Vestager is not technophobic or anti- Silicon Valley – she is a long-term Apple user, and her face lights up when she remembers the first time she did a Google search – and neither is she antibusiness. Far from it. She just wants a market and a tax system that plays by the stated rules and pays its way.
“It is our suspicion that Google has been using Android to make sure it is dominant when we go fully mobile in search,” she says. “They do some amazing, innovative things, but they are really an old-school advertising business. The way their products are set up, you have to take their browser and their search engine. People then don’t go looking for anything else, so competitors never have a chance of showing us something else. And because the market doesn’t work, then nobody invests in innovation…”
Can you imagine Theresa May, too chicken to address the European parliament or, God help us, Liam Fox, having the wit or the gumption to hold Google or Apple or Facebook to account in these ways? While our government is sending secret billets doux to Nissan to keep them sweet in Sunderland, or begging letters to the CEOs of FTSE 100 companies in the hopes of getting them to say something, anything, nice about Brexit, Vestager has been quietly asserting her understanding that the political battles of the present and the future should not be among nations, but between democracies and globalised corporations, which for too long have had things their own way. Those
Sbattles can’t be fought by individual countries, because global companies just base themselves elsewhere. But if a market the size of the European Union starts to assert its collective interest, then the corporations might have to take notice, act fairly and pay tax. In that sense, Vestager is perhaps all of your Brexit regrets made flesh. he wears that mantle lightly. A tall, smiling woman of 49, she talks with unusual warmth and candour for a politician who is clearly relishing the role of enforcer. She takes me first through the detail of her office and the scope and limits of its power. Her 900 staff are divided among the three strands of her department: merger control, state aid and antitrust; there are also experts in different sectors – cars, pharmaceuticals, hi-tech, food and so on. Language and digital skills are obviously at a premium.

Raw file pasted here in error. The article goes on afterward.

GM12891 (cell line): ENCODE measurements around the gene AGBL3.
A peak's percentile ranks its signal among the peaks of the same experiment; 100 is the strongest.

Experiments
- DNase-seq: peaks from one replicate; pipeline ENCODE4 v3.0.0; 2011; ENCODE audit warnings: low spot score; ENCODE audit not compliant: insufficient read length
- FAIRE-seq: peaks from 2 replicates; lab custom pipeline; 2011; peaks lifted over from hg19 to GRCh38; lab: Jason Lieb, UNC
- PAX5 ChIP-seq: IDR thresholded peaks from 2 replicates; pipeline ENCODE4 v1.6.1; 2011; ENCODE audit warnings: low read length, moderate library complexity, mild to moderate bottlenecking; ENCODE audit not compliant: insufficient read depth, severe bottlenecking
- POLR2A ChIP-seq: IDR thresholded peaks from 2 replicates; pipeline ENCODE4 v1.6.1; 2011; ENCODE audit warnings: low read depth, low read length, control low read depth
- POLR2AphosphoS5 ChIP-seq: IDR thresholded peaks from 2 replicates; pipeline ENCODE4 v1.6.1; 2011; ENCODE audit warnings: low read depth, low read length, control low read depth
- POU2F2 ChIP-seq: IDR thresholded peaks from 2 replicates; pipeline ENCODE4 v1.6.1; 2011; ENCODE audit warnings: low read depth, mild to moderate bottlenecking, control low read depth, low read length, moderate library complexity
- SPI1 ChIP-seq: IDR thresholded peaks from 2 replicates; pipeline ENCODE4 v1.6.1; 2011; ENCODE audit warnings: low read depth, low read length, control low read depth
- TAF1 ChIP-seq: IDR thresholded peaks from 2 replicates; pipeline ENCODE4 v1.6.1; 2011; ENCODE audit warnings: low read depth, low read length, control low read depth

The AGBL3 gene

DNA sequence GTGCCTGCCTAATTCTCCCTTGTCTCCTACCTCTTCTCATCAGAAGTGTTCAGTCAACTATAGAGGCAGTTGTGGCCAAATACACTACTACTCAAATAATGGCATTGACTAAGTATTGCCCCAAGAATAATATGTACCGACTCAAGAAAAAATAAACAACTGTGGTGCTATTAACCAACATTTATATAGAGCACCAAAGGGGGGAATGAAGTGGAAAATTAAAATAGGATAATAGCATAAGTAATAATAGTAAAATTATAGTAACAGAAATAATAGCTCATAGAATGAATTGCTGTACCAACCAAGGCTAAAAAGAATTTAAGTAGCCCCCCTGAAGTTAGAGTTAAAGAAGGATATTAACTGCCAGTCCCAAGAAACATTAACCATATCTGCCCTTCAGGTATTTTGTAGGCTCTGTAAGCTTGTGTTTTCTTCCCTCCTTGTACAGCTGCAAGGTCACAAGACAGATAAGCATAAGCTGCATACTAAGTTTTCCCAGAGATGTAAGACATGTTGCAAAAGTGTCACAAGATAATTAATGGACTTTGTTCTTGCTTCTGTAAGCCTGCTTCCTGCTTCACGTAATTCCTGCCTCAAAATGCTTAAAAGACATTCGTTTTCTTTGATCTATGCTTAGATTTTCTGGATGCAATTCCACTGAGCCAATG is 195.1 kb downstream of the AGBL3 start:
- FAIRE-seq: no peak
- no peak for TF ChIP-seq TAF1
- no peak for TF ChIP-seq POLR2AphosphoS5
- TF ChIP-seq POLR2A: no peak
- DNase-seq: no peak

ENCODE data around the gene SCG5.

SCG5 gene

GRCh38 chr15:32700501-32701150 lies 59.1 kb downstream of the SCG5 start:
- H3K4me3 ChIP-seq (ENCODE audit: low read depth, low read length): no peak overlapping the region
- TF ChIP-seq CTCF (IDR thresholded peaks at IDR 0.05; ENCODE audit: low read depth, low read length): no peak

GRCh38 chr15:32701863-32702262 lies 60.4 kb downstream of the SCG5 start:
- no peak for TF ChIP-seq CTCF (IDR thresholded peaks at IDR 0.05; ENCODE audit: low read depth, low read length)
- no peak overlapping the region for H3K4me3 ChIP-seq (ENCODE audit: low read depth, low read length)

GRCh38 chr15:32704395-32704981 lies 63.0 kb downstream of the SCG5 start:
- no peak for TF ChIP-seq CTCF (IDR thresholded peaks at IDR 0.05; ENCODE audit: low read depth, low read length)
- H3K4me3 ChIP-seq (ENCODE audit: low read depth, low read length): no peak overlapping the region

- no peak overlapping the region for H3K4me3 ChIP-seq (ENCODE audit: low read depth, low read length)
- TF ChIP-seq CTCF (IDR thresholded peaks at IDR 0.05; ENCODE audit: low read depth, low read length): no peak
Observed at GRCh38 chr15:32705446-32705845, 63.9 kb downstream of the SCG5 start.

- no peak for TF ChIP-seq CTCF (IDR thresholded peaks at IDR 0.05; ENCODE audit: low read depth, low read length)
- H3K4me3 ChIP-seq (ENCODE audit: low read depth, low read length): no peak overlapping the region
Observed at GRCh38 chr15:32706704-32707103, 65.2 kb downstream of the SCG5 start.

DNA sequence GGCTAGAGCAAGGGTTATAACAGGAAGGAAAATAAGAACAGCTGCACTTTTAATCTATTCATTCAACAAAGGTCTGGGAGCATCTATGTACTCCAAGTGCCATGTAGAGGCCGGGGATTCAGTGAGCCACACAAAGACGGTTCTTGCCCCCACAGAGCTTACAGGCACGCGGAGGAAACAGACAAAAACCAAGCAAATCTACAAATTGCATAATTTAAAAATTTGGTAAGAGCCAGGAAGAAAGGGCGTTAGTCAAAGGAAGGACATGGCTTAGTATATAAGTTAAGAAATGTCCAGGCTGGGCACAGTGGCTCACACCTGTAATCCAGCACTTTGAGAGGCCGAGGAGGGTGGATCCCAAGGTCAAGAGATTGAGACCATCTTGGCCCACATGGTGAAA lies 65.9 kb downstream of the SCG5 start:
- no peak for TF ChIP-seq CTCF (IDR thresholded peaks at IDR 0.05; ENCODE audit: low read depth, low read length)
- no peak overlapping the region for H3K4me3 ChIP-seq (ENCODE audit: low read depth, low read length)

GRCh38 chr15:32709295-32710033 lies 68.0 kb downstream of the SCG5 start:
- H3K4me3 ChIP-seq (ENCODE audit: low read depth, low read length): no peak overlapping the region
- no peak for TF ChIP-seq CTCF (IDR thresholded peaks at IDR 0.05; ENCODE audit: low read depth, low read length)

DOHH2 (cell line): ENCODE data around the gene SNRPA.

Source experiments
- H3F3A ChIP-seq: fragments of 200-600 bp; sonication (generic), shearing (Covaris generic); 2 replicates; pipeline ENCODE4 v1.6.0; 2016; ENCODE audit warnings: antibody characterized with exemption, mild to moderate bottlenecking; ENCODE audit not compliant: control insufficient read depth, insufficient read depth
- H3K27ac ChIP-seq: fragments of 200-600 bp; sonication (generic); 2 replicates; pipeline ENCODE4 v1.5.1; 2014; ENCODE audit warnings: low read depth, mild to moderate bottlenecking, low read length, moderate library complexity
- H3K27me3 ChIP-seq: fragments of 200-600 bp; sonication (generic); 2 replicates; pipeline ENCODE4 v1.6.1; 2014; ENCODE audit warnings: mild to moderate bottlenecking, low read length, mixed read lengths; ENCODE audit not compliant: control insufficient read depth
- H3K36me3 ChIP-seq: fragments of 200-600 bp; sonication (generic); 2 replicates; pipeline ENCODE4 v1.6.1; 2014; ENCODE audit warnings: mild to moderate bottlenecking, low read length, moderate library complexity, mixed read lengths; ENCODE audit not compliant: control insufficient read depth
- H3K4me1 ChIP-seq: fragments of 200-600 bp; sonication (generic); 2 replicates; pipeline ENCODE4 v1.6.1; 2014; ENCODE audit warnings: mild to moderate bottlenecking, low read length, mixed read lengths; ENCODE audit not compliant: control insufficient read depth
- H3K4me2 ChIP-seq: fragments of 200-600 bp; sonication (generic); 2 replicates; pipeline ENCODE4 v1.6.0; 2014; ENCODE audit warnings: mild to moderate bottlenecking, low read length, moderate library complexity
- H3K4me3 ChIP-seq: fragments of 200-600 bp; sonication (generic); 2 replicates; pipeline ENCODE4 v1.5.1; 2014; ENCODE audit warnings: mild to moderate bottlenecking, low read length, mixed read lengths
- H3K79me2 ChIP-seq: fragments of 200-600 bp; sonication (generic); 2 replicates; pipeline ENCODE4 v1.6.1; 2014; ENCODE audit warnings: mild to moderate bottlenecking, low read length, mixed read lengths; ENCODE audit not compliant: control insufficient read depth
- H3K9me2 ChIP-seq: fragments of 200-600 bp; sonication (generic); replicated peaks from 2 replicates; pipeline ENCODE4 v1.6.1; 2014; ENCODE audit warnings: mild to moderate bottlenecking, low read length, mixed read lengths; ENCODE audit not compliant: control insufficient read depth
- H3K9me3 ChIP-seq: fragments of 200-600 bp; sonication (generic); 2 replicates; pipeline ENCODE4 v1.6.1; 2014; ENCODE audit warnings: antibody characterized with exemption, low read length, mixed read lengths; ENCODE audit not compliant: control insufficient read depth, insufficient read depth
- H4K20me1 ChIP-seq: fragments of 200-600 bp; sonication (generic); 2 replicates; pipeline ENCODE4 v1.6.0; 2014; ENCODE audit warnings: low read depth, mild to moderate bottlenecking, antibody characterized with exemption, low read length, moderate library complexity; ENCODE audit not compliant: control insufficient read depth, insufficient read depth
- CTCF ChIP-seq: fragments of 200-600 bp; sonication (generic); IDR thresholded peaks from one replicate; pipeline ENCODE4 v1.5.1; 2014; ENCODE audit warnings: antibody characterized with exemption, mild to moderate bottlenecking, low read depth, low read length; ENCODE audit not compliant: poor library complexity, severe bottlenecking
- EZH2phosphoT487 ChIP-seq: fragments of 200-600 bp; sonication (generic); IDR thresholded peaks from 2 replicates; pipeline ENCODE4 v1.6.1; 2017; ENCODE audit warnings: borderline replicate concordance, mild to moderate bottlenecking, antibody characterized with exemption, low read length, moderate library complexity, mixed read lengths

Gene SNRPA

One of her directives – she only has a five-year term, though it can be extended by the Danish government – is to try to speed processes up as much as possible. There is a danger that companies will stall their way to avoidance, waiting for the new occupant of her desk. One result of that has been a sometimes overwhelming workload for the department. “When we do merger rulings, we have strict deadlines: 25 days,” says Vestager. “It is extremely intensive, and you must decide how you can do it, before your spouse says, ‘You know I still love you, but please spend some more time at home.’”
Vestager married Thomas Jensen, a teacher of philosophy and maths, in 1994, and they have three daughters aged 14, 18 and 21. Her efforts to juggle political intrigue and family made her a model for the lead character in Borgen, the Danish political TV drama. While Vestager was Social Liberal party leader and the finance minister in the coalition Danish government, Sidse Babett